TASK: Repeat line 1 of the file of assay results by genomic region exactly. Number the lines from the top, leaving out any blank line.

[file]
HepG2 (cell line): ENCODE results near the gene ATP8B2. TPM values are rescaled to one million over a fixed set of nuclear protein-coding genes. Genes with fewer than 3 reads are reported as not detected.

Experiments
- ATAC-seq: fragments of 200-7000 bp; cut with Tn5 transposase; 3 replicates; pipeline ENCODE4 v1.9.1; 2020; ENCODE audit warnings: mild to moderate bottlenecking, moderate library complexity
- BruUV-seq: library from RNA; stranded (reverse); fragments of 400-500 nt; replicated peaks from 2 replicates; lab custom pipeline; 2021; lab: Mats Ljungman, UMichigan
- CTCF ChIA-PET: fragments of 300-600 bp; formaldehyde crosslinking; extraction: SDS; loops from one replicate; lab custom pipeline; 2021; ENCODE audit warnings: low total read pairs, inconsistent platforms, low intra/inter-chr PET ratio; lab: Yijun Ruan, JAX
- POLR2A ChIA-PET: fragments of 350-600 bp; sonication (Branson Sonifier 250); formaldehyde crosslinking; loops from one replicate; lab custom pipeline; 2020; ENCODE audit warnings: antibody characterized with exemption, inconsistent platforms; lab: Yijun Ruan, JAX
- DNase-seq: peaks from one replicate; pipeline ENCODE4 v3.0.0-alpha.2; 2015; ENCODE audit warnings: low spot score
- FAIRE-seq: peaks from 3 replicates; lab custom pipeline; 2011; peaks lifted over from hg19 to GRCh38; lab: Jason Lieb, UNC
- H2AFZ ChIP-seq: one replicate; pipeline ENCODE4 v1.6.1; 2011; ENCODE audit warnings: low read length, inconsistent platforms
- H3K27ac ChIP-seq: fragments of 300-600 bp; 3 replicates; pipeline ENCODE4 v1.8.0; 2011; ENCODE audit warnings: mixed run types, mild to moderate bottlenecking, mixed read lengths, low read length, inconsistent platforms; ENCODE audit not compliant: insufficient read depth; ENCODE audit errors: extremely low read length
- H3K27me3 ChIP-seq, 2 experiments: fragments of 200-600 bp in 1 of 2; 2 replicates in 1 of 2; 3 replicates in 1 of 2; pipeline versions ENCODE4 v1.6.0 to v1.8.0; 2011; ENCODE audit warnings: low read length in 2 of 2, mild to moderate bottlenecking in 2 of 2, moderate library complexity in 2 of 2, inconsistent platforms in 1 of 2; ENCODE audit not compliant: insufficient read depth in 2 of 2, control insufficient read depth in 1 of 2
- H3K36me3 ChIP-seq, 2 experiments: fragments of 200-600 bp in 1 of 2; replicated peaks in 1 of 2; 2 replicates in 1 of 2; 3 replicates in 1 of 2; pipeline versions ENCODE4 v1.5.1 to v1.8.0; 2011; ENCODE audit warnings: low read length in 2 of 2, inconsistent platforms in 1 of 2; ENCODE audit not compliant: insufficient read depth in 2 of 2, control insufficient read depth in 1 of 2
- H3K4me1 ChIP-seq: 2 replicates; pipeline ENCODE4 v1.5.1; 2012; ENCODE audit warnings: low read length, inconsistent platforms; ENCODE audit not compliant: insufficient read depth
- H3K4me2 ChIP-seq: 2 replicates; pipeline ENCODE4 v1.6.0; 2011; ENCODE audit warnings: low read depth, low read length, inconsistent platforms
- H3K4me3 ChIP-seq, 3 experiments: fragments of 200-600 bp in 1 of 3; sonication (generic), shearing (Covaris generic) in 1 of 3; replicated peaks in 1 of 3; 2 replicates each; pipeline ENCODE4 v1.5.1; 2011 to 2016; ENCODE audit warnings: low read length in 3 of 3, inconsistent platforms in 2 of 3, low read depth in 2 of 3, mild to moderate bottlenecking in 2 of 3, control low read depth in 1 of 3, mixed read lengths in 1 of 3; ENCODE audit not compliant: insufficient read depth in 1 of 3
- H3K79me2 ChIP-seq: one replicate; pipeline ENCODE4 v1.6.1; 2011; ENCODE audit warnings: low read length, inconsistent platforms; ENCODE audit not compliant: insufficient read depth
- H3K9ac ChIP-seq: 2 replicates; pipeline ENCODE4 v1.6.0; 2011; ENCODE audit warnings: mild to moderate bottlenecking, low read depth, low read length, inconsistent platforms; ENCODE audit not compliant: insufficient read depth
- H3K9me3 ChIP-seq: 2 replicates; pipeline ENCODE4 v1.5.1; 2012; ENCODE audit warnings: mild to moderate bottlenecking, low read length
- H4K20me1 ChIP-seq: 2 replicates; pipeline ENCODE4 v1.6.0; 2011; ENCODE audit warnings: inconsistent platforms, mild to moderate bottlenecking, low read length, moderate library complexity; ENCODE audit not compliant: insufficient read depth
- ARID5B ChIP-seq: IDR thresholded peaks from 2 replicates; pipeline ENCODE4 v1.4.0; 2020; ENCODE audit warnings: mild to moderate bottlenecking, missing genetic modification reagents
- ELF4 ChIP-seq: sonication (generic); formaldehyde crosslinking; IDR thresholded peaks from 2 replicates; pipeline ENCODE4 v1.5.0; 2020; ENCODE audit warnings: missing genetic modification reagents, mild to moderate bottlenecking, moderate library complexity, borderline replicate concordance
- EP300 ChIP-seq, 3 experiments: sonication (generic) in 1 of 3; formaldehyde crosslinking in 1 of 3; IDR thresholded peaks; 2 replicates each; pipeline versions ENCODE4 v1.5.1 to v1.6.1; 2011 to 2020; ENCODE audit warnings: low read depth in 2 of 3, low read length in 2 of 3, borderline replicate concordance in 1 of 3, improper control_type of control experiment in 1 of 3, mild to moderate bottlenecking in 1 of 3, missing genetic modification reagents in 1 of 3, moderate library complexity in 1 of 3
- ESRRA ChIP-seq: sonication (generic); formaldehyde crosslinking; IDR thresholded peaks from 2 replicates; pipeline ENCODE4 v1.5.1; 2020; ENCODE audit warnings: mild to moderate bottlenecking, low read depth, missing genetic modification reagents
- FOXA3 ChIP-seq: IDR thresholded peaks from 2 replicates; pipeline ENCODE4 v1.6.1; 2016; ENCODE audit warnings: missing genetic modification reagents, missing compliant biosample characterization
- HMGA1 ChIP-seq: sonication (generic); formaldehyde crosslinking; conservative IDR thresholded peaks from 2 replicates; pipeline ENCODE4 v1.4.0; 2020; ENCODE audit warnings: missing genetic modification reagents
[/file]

HepG2 (cell line): ENCODE results near the gene ATP8B2. TPM values are rescaled to one million over a fixed set of nuclear protein-coding genes. Genes with fewer than 3 reads are reported as not detected.